Dem. And GOP Still Bickering After Late Resolution
Rep. Morris Brooks (R-AL) and Rep. Jim Himes (D-CT) discussed their feelings on yesterday's late deal in temporally resolving the nation's debt.
Brooks believes that the event was bordering a train wreck, while Himes defending the resolution, saying that raising the debt ceiling won't increase U.S. debt, on CNBC's Squawk Box Thursday morning.
"There's a good way and a bad way to both reopen the government and to raise the debt ceiling. What happened last night was the absolute worst, most irresponsible way of doing it. In effect, what we have done is raise America's debt burden by half a trillion dollars [$500 billion] from May of this year through February of next year, and what did we get for it? We postponed the fight on the continuing resolution for two to three months and postponed the fight on raising the debt ceiling again for three to four months. So, that's a really bad bargain in anybody's book," said Brooks.
"Now, if I had the deciding vote, I would have said 'No' and then I would have done something responsible. I would have addressed the underlying cause of the problem, which are the deficits that are out of control."
Himes came back by expressing frustration in what he (and most of the nation) see as a government fundamentally divided in terms of set function and presence.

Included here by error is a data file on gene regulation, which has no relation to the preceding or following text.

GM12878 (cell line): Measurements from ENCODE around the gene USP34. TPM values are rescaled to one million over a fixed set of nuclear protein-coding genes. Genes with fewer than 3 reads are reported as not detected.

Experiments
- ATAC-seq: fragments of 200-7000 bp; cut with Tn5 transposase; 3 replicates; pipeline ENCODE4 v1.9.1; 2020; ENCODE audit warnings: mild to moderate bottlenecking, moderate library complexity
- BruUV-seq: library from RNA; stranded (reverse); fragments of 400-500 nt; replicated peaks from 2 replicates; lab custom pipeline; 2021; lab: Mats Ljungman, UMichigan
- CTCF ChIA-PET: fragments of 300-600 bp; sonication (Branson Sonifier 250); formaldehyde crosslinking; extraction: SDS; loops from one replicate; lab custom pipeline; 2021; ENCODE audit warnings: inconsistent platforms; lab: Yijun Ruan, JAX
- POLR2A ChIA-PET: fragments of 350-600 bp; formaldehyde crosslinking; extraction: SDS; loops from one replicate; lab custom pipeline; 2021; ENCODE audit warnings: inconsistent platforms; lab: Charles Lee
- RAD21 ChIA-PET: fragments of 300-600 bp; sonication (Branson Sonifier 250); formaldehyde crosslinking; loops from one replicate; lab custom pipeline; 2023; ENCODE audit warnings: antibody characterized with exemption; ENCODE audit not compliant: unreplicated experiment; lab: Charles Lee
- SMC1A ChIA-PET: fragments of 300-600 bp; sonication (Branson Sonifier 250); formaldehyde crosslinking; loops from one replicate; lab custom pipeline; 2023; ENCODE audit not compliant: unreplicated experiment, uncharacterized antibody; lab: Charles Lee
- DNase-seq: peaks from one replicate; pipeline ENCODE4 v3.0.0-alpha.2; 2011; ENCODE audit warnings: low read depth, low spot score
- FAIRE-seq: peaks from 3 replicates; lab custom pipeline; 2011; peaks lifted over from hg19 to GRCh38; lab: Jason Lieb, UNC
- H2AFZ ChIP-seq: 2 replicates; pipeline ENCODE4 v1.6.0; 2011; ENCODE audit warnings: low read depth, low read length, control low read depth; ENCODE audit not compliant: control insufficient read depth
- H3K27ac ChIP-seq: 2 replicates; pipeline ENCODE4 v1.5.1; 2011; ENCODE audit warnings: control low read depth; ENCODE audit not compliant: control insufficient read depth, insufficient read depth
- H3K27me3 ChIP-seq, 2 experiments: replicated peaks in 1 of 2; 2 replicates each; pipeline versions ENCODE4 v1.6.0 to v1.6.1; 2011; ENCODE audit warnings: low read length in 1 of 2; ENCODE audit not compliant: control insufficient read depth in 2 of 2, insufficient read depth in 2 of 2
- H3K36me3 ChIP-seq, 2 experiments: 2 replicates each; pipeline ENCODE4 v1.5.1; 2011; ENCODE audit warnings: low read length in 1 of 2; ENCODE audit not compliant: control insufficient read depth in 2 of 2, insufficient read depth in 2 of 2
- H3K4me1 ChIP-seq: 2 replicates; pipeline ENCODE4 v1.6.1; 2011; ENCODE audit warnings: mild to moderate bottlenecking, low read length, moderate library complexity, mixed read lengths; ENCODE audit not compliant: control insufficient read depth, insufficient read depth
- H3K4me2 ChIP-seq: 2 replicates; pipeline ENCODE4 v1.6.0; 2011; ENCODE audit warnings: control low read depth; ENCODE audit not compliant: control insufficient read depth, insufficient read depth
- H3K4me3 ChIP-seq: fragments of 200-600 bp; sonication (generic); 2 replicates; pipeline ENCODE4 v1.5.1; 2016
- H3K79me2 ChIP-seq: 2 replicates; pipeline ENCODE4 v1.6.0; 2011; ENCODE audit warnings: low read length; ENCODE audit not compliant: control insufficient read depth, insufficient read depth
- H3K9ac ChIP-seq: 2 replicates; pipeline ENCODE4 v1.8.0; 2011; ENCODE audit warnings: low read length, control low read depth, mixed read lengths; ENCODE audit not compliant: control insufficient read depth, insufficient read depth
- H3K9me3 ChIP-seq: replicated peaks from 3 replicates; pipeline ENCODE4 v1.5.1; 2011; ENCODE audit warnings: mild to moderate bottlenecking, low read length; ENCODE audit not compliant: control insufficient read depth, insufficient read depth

"Voting to raise the debt ceiling in no way increased the United States' debt. Now, by the way, if you want to work on a budget that actually determines the rate at which money comes in and the rate at which money goes out, I'm all for that. It is of course the Republicans who have refused to go to a budget conference and so, you know, we'd have those conversations, and it, but, but, look, the fundamental issue here is not that we're not paling around more. That would be -- that would make this place better," said Himes.
"The fundamental issue here is that you've got two fairly different visions for what the federal government should look like."
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